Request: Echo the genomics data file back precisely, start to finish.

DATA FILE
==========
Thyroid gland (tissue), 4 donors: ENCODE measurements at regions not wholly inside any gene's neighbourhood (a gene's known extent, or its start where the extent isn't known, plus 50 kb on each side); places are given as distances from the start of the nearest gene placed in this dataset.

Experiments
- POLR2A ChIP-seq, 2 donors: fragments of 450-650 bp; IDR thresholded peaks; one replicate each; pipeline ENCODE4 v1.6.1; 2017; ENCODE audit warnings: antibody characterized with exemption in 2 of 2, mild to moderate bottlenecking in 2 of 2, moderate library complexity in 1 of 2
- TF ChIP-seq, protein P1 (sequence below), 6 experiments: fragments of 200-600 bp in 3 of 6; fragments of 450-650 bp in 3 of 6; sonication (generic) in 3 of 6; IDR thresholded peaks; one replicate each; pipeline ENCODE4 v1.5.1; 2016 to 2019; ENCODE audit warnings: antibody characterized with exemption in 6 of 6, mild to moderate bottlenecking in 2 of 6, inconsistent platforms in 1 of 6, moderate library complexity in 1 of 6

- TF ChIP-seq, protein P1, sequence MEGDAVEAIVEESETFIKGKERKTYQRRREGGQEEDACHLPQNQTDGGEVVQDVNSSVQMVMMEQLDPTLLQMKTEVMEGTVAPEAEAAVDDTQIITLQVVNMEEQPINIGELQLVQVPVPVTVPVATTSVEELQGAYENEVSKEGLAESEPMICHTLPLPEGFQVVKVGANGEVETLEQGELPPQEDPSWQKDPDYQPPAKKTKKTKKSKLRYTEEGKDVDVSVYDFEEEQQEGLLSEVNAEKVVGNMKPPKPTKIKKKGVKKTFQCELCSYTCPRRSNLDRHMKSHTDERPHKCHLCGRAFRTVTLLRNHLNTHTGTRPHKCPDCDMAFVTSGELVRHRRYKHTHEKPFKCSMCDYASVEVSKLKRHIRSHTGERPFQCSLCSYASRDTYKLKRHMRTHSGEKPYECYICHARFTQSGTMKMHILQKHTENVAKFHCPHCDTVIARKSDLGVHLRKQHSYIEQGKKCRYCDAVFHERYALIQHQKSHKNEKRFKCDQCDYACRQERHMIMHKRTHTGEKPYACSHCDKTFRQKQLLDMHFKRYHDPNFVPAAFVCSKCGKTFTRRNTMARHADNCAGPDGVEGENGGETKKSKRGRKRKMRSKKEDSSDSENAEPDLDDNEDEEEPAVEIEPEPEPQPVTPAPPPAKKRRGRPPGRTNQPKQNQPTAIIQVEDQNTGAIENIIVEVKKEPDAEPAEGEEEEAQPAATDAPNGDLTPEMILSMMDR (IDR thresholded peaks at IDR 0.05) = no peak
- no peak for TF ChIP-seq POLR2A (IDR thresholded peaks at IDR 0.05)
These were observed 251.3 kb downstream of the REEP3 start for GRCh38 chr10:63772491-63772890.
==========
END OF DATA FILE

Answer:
Thyroid gland (tissue), 4 donors: ENCODE measurements at regions not wholly inside any gene's neighbourhood (a gene's known extent, or its start where the extent isn't known, plus 50 kb on each side); places are given as distances from the start of the nearest gene placed in this dataset.

Experiments
- POLR2A ChIP-seq, 2 donors: fragments of 450-650 bp; IDR thresholded peaks; one replicate each; pipeline ENCODE4 v1.6.1; 2017; ENCODE audit warnings: antibody characterized with exemption in 2 of 2, mild to moderate bottlenecking in 2 of 2, moderate library complexity in 1 of 2
- TF ChIP-seq, protein P1 (sequence below), 6 experiments: fragments of 200-600 bp in 3 of 6; fragments of 450-650 bp in 3 of 6; sonication (generic) in 3 of 6; IDR thresholded peaks; one replicate each; pipeline ENCODE4 v1.5.1; 2016 to 2019; ENCODE audit warnings: antibody characterized with exemption in 6 of 6, mild to moderate bottlenecking in 2 of 6, inconsistent platforms in 1 of 6, moderate library complexity in 1 of 6

- TF ChIP-seq, protein P1, sequence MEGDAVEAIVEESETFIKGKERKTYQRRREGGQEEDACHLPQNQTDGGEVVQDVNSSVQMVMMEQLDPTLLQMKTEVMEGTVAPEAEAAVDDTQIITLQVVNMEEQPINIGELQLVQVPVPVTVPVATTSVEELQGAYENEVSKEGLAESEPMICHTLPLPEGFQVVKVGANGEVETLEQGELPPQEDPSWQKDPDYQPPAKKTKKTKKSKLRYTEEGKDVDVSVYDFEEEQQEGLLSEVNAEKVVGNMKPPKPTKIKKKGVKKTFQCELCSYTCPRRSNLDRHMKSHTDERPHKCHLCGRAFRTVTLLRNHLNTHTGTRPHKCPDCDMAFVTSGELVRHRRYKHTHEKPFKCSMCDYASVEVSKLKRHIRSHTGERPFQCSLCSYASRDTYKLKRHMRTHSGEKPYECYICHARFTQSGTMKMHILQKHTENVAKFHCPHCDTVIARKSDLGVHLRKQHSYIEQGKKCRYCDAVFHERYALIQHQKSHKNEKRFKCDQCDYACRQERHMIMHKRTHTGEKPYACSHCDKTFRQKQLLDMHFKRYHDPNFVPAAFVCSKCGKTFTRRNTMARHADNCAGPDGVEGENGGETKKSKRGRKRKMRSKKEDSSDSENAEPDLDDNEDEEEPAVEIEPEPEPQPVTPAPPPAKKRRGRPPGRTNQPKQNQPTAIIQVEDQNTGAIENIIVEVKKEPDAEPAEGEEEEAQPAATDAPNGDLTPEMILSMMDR (IDR thresholded peaks at IDR 0.05) = no peak
- no peak for TF ChIP-seq POLR2A (IDR thresholded peaks at IDR 0.05)
These were observed 251.3 kb downstream of the REEP3 start for GRCh38 chr10:63772491-63772890.